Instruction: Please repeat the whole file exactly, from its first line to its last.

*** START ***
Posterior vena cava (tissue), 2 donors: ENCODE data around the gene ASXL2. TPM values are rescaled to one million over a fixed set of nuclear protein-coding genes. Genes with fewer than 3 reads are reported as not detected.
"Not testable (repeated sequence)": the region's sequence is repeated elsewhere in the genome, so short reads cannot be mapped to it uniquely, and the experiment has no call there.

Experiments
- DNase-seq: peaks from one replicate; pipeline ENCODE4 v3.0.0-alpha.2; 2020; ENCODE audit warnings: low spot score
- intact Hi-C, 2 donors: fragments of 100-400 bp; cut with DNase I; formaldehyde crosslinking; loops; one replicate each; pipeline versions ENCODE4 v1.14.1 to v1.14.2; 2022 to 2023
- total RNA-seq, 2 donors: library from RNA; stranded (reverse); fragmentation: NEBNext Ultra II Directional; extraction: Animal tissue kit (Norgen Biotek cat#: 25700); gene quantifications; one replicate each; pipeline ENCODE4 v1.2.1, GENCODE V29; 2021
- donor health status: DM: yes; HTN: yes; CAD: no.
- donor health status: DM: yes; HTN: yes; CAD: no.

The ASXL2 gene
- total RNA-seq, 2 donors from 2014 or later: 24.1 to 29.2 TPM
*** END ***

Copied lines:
Posterior vena cava (tissue), 2 donors: ENCODE data around the gene ASXL2. TPM values are rescaled to one million over a fixed set of nuclear protein-coding genes. Genes with fewer than 3 reads are reported as not detected.
"Not testable (repeated sequence)": the region's sequence is repeated elsewhere in the genome, so short reads cannot be mapped to it uniquely, and the experiment has no call there.

Experiments
- DNase-seq: peaks from one replicate; pipeline ENCODE4 v3.0.0-alpha.2; 2020; ENCODE audit warnings: low spot score
- intact Hi-C, 2 donors: fragments of 100-400 bp; cut with DNase I; formaldehyde crosslinking; loops; one replicate each; pipeline versions ENCODE4 v1.14.1 to v1.14.2; 2022 to 2023
- total RNA-seq, 2 donors: library from RNA; stranded (reverse); fragmentation: NEBNext Ultra II Directional; extraction: Animal tissue kit (Norgen Biotek cat#: 25700); gene quantifications; one replicate each; pipeline ENCODE4 v1.2.1, GENCODE V29; 2021
- donor health status: DM: yes; HTN: yes; CAD: no.
- donor health status: DM: yes; HTN: yes; CAD: no.

The ASXL2 gene
- total RNA-seq, 2 donors from 2014 or later: 24.1 to 29.2 TPM